Saima Nasar is a Teaching Fellow at the University of Birmingham. Her research is concerned with the transnational history of race, empire, and diaspora.
Tim O’Connell is a China trader turned writer and historian who has lived in Hong Kong and Beijing since 1981.
Bill Purves is a Hong Kong-based writer. He is the author of several books, including A Sea of Green: A Voyage Around the World of Ocean Shipping and China on the Lam: On Foot Across the People’s Republic.
Pamela Recinella is an Italian stage and opera director.
T F Rhoden
T F Rhoden, PhD, has been a resident of Southeast Asia for fifteen years and currently works in international aid and relief. His most recent book is Karen Language Phrasebook: Basics of Sgaw Dialect (White Lotus Press, 2015).
Bruce Rusk is associate professor in the Department of Asian Studies at the University of British Columbia (UBC) in Vancouver. He is co-translator with Christopher Rea are co-translators of The Book of Swindles by Yingyu Zhang (Columbia University Press, 2017).
Evan Ryser is a resident of Washington, DC, and holds a master's degree from Johns Hopkins School of Advanced International Studies.
Francis P Sempa
Francis P Sempa is the author of Geopolitics: From the Cold War to the 21st Century and America’s Global Role: Essays and Reviews on National Security, Geopolitics and War. His writings appear in The Diplomat, Joint Force Quarterly, the University Bookman and other publications. He is an attorney and an adjunct professor of political science at Wilkes University.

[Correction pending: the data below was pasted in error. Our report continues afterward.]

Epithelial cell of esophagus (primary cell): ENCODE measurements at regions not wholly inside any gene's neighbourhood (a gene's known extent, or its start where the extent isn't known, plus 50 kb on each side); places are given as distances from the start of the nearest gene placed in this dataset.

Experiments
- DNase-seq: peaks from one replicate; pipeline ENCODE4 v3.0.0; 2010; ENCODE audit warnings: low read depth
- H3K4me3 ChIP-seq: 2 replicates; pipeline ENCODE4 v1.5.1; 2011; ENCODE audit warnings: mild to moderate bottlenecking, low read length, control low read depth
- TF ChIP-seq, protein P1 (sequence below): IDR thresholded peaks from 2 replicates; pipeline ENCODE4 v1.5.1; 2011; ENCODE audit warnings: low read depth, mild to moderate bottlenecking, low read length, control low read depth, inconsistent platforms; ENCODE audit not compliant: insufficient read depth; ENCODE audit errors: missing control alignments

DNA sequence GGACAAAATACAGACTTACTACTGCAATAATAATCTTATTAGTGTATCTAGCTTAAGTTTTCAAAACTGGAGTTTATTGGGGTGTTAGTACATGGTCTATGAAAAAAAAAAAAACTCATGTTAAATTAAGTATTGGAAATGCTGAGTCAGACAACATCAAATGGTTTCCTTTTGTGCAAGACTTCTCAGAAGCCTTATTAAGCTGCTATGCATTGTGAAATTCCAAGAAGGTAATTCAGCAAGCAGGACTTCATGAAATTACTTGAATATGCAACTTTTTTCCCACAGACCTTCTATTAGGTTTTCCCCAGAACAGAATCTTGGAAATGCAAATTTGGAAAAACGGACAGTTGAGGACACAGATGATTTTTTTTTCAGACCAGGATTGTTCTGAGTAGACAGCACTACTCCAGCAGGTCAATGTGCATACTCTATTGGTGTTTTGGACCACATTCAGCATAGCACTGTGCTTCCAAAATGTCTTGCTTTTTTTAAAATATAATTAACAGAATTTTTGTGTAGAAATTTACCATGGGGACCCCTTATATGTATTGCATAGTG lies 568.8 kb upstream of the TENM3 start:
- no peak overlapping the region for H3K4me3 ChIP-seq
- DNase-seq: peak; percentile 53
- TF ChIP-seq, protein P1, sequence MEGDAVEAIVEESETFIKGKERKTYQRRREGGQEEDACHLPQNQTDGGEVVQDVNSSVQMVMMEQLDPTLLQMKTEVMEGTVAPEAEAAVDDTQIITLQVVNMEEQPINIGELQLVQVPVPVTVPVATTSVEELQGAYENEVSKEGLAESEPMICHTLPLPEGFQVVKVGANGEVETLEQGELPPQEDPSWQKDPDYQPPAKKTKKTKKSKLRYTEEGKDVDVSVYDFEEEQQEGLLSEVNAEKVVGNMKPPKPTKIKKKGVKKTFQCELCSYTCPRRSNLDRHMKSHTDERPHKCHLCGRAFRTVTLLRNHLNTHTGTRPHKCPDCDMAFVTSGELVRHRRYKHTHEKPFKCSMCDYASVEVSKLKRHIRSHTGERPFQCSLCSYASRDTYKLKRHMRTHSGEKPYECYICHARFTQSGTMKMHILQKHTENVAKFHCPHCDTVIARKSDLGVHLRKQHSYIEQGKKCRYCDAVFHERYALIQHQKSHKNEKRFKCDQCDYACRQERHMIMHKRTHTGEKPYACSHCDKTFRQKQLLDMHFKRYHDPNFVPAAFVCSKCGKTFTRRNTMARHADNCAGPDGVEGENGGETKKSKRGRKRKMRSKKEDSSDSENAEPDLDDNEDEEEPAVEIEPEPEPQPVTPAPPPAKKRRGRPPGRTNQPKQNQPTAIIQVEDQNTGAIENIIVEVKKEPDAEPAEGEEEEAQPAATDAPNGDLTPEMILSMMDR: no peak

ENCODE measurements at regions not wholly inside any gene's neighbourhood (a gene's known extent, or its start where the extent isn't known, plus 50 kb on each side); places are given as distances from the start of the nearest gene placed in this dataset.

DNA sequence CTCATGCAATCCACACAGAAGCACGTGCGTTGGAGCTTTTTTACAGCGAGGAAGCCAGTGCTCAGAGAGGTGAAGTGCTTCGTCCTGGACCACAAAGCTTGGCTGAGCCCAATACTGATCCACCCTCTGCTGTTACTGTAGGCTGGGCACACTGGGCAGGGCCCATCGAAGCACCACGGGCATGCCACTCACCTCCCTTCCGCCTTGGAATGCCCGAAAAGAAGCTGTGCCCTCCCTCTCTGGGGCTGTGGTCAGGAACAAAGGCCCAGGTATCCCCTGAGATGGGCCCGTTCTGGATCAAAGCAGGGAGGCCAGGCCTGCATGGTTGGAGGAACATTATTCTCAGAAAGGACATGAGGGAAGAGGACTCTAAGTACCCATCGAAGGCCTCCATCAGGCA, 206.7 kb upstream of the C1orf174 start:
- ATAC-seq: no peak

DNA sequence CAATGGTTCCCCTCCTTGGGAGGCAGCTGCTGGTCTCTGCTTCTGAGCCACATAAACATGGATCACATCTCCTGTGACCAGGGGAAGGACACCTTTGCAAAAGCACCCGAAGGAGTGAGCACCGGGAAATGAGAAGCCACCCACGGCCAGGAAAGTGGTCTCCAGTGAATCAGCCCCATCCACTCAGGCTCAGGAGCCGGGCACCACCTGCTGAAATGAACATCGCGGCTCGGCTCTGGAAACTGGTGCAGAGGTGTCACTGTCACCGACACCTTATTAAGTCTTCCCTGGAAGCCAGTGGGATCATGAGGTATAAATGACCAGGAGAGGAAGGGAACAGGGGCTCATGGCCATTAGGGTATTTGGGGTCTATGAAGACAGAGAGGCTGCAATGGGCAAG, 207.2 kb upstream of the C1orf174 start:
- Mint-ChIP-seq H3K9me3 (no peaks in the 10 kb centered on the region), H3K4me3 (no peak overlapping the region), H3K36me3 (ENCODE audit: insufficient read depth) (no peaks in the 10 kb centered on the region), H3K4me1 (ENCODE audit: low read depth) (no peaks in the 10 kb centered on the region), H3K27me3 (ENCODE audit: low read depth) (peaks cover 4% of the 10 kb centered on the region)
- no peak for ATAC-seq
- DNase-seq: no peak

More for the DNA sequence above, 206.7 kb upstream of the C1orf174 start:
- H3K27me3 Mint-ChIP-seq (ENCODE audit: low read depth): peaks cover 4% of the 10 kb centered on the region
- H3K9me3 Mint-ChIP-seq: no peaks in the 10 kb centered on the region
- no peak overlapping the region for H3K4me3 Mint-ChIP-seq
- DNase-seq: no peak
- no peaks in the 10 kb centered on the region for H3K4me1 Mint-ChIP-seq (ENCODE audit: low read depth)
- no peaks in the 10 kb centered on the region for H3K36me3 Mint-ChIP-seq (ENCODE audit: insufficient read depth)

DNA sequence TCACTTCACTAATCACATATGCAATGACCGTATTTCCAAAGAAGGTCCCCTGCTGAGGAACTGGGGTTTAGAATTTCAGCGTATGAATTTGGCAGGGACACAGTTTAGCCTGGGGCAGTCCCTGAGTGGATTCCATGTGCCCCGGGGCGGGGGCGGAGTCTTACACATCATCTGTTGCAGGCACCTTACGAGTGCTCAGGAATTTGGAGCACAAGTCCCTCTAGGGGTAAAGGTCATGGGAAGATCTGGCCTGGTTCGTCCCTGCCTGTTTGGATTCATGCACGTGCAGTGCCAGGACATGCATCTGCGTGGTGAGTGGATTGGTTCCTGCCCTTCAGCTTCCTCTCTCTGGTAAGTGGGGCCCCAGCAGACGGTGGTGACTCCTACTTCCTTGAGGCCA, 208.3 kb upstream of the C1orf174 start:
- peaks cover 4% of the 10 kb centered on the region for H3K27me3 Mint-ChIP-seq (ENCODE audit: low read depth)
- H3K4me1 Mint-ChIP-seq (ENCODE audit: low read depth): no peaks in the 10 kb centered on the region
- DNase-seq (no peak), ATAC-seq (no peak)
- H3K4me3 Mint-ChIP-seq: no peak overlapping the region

Riga Shakya is a PhD candidate in Sino-Tibetan History at the Department of East Asian Languages, Columbia University. His doctoral research centres on Tibetan lay autobiographical narratives and historiographical practice during the Qing period. He is also a translator of contemporary Tibetan fiction and involved in Chinese and Tibetan film production.
Todd Shimoda is the author of Why Ghosts Appear, Subduction, Oh! A Mystery of 'Mono No Aware', The Fourth Treasure and 365 Views of Mt. Fuji.
Selina Siak Chin Yoke is the author of The Woman Who Breathed Two Worlds and When the Future Comes Too Soon (AmazonCrossing,
2016 & 2017), the first two books in the "Malayan Series".
Timothy Sifert is a Hong Kong-based journalist.
Ken Smith is an award-winning critic and journalist. He covers music and cultural developments on five continents for a wide range of media.